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Barcelona Test day 4 – Massa shows qualifying pace
Barcelona Test day 4 – Massa shows qualifying pace
Posted By: James Allen  |  21 Feb 2011   |  6:26 pm GMT  |  175 comments

Today was the final day of the test at Barcelona, a momentous day with the announcement that the first race of the season in Bahrain has been cancelled. This means that the F1 teams will be back here for a further test on 8th March, which replaces the one scheduled for Bahrain.

Massa gets on it (Photo:Ferrari)

Felipe Massa set the fastest time today on a qualifying simulation, the Brazilian showing that these new Pirelli tyres suit his style more than last year’s Bridgestones. I think he will be more competitive in qualifying this year than he was last year.

The Ferrari is a good car, there’s no doubt about that, close to the pace of the Red Bull, but we haven’t really seen what the Red Bull can do fully extended on a qualifying run. It seems as though the two cars are reasonably close on race pace in long runs, but the feeling from engineers I’ve spoken to is that the Red Bull is probably around 4/10ths faster than the Ferrari at this stage, which is quite a bit.

But a lot can change, as we saw last year, with development. Ferrari need to keep the pressure up on that front and they need to innovate. As we have seen all winter, they are setting a lot of store by the way they go racing, the strategy decisions Pat Fry and Neil Martin will take and so on. By making fewer mistakes than the opposition they can gain a lot, even if they don’t have the outright fastest car. And in Fernando Alonso they have the strongest driver in the field over a race distance. They will keep Red Bull honest all year.

The postponement of the first race is potentially good news for McLaren, who have a problematic car at the moment and they need more time to sort it out. It’s not as big a drama as 2009, where the car had some fundamental aerodynamic issues, but the car is complex, loaded with technology and clearly has handling issues. Also it seems as though Lewis Hamilton is eating up the tyres more quickly than many drivers and is getting frustrated by that.

Today he was unable to get on the throttle through Turns 11 and 12, for example, losing tons of time in the process. Tyre management is going to be vital this season, which is more of a Jenson Button strength than a Hamilton one.

I had a long chat with Pirelli motorsport boss Paul Hembery today. Pirelli have come in for some stick for the way the tyres are degrading, but he argues that this has a lot to do with them being designed for a higher working range of temperature. If the Spanish GP were held today, for example, it would be at least a three if not four stop race. However Hembery believes that when the race is held here in May in warmer conditions it will be a two stop race.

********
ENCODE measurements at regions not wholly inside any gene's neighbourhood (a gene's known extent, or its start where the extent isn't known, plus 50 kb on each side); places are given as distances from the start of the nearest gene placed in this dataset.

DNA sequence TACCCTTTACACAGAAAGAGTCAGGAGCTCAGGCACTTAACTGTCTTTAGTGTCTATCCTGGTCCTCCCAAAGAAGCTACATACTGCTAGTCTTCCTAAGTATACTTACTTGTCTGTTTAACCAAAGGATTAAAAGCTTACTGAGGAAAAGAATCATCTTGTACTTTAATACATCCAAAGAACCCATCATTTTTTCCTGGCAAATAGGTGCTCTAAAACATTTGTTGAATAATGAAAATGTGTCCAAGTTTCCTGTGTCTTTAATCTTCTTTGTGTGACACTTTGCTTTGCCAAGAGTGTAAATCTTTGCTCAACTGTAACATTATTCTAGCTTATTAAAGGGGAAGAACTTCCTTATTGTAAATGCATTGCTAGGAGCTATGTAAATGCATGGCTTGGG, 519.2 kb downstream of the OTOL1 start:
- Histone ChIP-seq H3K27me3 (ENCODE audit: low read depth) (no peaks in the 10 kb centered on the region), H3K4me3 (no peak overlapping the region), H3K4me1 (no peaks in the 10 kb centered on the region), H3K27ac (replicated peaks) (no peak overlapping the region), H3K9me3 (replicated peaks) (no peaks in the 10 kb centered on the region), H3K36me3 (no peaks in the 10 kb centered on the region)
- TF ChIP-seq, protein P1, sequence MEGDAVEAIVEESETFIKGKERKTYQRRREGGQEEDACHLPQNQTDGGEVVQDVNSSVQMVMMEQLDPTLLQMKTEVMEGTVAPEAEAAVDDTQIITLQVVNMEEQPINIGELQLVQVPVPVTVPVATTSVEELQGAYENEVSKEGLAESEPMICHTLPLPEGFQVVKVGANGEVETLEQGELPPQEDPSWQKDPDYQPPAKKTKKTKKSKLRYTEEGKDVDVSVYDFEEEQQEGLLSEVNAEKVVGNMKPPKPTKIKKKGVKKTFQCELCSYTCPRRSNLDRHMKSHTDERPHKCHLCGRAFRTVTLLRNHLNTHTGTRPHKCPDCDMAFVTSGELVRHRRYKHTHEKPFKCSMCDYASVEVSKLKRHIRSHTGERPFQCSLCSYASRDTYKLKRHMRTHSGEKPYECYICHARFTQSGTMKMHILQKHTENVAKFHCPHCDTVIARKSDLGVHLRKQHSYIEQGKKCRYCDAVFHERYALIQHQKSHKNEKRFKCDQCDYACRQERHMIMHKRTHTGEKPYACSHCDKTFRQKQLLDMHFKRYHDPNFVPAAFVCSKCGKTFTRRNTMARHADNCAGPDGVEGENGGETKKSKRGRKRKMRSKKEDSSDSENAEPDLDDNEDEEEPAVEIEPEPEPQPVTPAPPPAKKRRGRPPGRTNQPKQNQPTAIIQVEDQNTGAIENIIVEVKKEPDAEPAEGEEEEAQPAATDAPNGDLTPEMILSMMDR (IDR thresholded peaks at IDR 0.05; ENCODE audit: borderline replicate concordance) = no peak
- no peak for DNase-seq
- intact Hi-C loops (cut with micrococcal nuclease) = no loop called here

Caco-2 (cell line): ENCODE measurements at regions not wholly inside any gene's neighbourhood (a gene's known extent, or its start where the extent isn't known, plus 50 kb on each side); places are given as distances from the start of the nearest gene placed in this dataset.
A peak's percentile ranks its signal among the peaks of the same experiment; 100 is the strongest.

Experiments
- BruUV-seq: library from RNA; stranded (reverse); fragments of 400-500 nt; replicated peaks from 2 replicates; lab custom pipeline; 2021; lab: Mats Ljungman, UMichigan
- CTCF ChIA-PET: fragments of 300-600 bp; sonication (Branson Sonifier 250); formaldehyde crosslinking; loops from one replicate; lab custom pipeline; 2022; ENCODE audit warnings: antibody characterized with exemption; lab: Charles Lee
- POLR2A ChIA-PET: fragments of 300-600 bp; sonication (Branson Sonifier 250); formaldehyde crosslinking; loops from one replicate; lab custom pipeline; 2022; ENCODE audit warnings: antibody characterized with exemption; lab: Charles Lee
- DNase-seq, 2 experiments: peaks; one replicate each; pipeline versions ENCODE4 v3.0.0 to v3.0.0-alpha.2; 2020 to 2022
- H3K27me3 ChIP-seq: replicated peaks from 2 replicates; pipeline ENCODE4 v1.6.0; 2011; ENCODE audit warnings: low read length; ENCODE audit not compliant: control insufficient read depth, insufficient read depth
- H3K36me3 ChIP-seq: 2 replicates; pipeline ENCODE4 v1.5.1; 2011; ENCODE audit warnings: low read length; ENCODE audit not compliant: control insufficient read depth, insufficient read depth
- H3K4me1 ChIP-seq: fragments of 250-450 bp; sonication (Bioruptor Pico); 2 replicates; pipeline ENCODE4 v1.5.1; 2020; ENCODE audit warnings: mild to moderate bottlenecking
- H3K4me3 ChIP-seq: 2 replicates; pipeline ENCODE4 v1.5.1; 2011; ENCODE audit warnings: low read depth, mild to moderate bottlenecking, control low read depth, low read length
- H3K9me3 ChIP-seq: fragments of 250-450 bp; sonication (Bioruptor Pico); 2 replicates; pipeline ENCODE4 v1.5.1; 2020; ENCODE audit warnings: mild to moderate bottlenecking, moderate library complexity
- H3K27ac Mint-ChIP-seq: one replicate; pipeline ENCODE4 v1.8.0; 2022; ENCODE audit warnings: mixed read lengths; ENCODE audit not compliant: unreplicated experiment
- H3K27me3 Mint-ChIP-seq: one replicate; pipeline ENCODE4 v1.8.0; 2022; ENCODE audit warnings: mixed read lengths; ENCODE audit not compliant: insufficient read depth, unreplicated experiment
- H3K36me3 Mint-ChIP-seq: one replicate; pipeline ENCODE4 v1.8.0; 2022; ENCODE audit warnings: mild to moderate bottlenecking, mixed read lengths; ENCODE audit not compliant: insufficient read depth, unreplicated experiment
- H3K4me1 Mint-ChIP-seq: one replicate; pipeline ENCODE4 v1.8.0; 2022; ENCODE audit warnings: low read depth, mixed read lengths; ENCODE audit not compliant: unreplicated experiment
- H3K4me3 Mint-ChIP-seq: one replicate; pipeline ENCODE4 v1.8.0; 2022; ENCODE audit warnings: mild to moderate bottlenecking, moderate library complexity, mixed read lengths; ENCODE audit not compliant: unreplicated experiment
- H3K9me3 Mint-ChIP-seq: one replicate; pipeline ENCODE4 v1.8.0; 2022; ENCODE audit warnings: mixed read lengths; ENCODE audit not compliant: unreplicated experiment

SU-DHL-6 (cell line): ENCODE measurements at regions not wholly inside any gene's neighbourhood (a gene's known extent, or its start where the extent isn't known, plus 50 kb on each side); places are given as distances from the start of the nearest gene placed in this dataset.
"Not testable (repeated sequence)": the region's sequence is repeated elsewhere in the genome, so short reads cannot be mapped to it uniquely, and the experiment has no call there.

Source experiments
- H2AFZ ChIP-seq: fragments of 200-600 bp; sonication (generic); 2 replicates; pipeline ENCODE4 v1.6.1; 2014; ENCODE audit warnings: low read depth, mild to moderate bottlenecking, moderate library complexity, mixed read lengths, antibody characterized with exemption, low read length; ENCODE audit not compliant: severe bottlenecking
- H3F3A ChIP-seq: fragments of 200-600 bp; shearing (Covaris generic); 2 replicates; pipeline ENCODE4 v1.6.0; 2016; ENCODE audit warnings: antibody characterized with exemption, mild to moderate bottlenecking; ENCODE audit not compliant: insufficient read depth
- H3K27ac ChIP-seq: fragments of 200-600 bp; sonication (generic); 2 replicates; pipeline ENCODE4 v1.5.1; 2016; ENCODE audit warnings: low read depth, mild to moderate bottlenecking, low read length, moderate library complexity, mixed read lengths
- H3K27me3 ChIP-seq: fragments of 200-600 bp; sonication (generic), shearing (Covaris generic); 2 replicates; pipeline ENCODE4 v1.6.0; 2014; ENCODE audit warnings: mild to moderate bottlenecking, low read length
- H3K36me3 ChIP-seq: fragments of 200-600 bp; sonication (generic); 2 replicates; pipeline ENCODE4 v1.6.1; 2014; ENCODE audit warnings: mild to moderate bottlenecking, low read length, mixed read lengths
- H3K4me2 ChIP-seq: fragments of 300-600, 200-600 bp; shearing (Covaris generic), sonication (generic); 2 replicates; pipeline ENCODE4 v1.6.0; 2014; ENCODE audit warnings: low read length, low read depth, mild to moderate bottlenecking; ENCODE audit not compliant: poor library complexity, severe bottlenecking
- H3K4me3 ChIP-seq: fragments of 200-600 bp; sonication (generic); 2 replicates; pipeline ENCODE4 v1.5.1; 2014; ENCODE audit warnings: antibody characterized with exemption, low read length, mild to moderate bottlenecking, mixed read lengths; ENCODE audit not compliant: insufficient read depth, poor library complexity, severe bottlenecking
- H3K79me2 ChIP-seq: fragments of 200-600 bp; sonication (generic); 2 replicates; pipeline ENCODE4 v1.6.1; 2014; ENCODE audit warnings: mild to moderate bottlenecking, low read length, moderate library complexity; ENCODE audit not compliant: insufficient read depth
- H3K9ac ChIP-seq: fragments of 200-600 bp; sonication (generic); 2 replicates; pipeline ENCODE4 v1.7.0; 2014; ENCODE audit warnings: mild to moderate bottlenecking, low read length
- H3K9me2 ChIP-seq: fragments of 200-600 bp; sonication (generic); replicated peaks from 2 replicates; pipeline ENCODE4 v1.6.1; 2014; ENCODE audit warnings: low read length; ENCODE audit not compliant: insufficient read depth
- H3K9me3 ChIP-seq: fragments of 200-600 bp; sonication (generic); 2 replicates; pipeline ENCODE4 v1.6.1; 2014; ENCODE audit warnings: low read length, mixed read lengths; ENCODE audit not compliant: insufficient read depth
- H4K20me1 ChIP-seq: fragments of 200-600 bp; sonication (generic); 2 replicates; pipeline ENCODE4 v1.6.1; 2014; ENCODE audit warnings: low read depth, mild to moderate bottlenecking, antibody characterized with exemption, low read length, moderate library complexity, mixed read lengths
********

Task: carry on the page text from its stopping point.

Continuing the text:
There has been a lot of talk about the way the track doesn’t rubber in with these tyres. That is due to a treatment they use on the tyre related to increasing the working range. Again it’s not something that will stay that way for ever.

I noticed when cars came in to the pits from long runs a build up of ‘marbles’ on the floor of the car just ahead of the rear wheels. Again this effect is due to the tyres chunking in the low temperatures and again Pirelli say it will be better in a higher temperature range. That’s why the loss of Bahrain test is a blow to them, as they were hoping for validation of their theory.

Currently the gap between the supersoft and the medium tyres is too great, which would make qualifying and races very interesting and would put pressure on the leading teams in the early stages of qualifying, if the smaller teams all ran the supersoft, to do the same. The supersoft tyres also don’t last very long. Pirelli are going to have to do some more work on the super soft, but they’ve bought themselves the time to do that by announcing that the tyre will not be used before the start of May at the earliest.

The performance gap between the soft and the hard, which they will use in the opening races, is around 8/10ths of a second. In these cool conditions the soft lasts around 12 laps, the hard around 20-22 laps. Being able to do the extra odd lap here or there is absolutely critical to race strategy as if you cannot eke the tyre out you might be forced to stop four times in the race, which loses you 25 seconds and could be the difference between finishing fourth and ninth, for example.

The major update kits the teams had planned for Bahrain test will be brought here on March 8th and we will see the picture change a little in some respects. Mercedes are staking a lot on their update kit and believe they will move forward. They are just behind Renault at the moment in the pecking order, but they have stronger drivers. Williams is stronger than last year, as is Toro Rosso, which has a very nice car.